You are browsing the archive for Russian revolution.

Munich II?

12:49 pm in Uncategorized by Deena Stryker

Savage photograph of Neville Chamberlain.

Neville Chamberlain

The increasingly nagging thought that Europe appears to be witnessing a double deja vue becomes irresistible as heads of state gather in Germany for the 50th Annual Munich Security Conference, http://www.utsandiego.com/news/2014/feb/01/russia-slams-western-support-for-ukraine-oppn/ an event that is no less significant at this point for being privately organized.

This year Russian Foreign Minister Sergei Lavrov and American Secretary of State John Kerry, are duking it out over Ukraine, possibly the most ironic crisis in recent history.  As pundits here and there evoke the hundredth anniversary of the First World War, how not to focus as well on the Russian Revolution of 1917 that provoked Western Intervention on the side of the Czar – as well as the Cold War that shaped the second part of the twentieth century?

Considering President Reagan’s policy of forcing the Soviet Union to maintain a costly arms race, to the detriment of consumer satisfactions, are we now witnessing an attempt to diminish a rising Russia by detaching Ukraine – then Belo Rus and Georgia – from the largest country on the planet that harbors all sorts of natural resources including oil and natural gas?

Will Europe once again give itself over to fascism, bolstering its Neo-Nazi movements with Stormtrooper- inspired Western Ukraine?  One thing is certain: no conference venue could be more ironically appropriate for that attempt than the lovely Bavarian city whose name became a synonym for capitulation in 1938.
Read the rest of this entry →

What Do 1914, 1917 and 1517 Have to Do With 2014?

8:48 am in Uncategorized by Deena Stryker

Two weeks ago, an office I was calling was already having their Christmas party, so I figure it’s not too soon to be talking about 2014.

Next year’s date probably doesn’t remind most on-line readers of anything in particular, whether we’re talking about the millennial generation or the baby-boomers. But for someone who was a child during World War II, 2014 inevitably calls up 1914, when the presumptive heir to the Austro-Hungarian Empire was assassinated in Sarajevo, setting off World War I. Today, we associate that city in the former Yugoslavia with the mass killing of Muslim men and boys by Serbs, as the country invented after that war fell apart.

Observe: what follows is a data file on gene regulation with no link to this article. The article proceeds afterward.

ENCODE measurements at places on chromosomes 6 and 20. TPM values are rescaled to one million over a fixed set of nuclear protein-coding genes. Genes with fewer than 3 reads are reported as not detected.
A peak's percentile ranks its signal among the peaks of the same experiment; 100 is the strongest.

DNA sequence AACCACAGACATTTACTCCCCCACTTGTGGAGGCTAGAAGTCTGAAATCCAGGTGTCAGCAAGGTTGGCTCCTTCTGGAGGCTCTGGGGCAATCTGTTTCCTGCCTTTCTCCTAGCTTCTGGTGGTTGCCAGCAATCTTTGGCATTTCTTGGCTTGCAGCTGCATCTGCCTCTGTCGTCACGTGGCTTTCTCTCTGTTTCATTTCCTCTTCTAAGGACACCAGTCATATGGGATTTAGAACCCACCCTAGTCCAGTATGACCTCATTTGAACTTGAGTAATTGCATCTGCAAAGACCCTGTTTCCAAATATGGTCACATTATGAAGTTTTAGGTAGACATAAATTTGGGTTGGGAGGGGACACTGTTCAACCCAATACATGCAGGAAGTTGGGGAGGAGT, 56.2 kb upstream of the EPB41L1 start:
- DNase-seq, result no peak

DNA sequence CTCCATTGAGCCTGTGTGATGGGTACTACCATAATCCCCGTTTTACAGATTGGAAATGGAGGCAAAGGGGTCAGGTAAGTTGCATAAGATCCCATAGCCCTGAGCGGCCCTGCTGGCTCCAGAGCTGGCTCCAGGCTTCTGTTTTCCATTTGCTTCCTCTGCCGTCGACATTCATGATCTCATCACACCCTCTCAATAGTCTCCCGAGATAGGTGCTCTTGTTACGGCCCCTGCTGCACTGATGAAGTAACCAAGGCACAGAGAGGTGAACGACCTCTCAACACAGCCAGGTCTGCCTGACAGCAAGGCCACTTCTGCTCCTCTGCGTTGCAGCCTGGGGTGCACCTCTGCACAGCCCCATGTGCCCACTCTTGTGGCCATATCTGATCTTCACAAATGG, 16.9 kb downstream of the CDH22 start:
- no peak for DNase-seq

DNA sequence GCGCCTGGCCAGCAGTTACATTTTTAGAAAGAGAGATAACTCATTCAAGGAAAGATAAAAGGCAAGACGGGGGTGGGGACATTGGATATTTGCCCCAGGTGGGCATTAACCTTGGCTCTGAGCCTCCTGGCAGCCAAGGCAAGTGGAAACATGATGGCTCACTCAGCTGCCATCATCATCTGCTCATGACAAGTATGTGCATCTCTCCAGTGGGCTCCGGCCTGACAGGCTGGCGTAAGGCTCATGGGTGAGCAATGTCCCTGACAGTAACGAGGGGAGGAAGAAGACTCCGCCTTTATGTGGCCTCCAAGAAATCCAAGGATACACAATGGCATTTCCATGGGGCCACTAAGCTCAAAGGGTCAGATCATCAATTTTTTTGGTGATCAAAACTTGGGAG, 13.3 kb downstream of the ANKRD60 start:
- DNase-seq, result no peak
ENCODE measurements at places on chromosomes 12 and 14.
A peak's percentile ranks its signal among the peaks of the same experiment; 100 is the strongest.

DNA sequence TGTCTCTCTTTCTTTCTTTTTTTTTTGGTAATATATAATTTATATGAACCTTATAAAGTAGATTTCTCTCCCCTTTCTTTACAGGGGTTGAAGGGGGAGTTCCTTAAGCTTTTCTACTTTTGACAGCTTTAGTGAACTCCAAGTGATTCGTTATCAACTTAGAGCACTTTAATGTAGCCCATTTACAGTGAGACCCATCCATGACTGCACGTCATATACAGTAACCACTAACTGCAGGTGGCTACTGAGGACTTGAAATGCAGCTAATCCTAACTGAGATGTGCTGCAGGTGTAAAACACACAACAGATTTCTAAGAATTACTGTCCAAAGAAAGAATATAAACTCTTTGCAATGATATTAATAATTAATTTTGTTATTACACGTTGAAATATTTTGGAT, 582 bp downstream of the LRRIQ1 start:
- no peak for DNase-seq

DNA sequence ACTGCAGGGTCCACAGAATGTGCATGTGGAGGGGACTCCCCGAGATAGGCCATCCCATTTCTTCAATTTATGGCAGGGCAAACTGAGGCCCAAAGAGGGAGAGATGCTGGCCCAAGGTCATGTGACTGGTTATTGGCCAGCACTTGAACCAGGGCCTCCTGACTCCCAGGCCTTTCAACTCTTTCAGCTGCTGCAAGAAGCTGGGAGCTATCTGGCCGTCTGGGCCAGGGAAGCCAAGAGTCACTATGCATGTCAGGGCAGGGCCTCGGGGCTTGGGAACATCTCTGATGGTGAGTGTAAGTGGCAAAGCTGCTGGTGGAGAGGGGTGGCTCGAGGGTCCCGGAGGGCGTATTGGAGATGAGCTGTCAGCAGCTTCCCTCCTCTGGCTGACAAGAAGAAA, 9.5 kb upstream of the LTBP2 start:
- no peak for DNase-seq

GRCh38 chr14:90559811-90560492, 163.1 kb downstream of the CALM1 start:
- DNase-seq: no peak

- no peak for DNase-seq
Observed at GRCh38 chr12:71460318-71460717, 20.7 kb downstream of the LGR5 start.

A hundred years ago the killing of one person started a war so savage that it ended with a shared vow: “Never again!”  And yet, that senseless butchery of thousands of young men in trenches by the newly invented machine gun merely paved the way for the use of other new technologies to assassinate Jews, Gays and Communists by the millions in Hitler’s crematoria.  This was followed by the dropping of two atom bombs in Japan, the Khmer Rouge killing by starvation or assassination between one and two million people, and on and on.

As the American media focuses tirelessly on the mid-term elections that will determine whether the needle on the political spectrum moves slightly left or right, it continues to turn its back on the struggle for equity marked indelibly by the milestone that followed 1914, 1917, the date of the Russian Revolution.

In the hundred years since 1917, notwithstanding two world wars and countless “minor” wars resulting in hundreds of thousands of deaths, humanity has failed to solve the problem of equity. Coming at the height of robber baron capitalism, the Russian Revolution gave rise to capitalism’s most extreme incarnation, fascism, the alliance of state and oligarchy to squelch popular demands for economic justice. Although Russian peasants were still living under a form of feudalism, the workers and peasants in Eastern Europe were scarcely better off, and the October Revolution spread briefly to Hungary and to heavily indebted post-war Germany, allowing Hitler’s rise.

In response, resigned to the fact that World War I had not been ‘the war to end all wars’, the liberal democracies banded together to protect their interests against those of a resurgent Germany. They sided temporarily with the Soviet Union in order to achieve this (nor could they have succeeded otherwise). However, the two sides in the alliance had different aims: the capitalist world didn’t want its pursuit of wealth subservient to Germany’s, while the communist regime didn’t want Hitler to turn back the clock to the time when oligarchs ruled. Given that dichotomy, the postwar world could only lead to a full fledged standoff between two systems that competed for the allegiance of third world client states.

Several important things happened over the next fifty years: the number of client states increased as Third World countries achieved independence from their colonial masters, Eastern Europe came out from under the Soviet grip, and the Soviet Union itself broke apart, leaving Moscow to complete Peter the Great’s Westernization and achieve a major power status that went beyond ICBM’s. Almost simultaneously China reached a level of development that put it too in the running for major power status, and the two former communist allies which had for a time been enemies, realized they again shared a common goal: the defeat of financial capitalism in favor of worldwide development that would not throw the socialist baby out with the Communist bathwater.

Read the rest of this entry →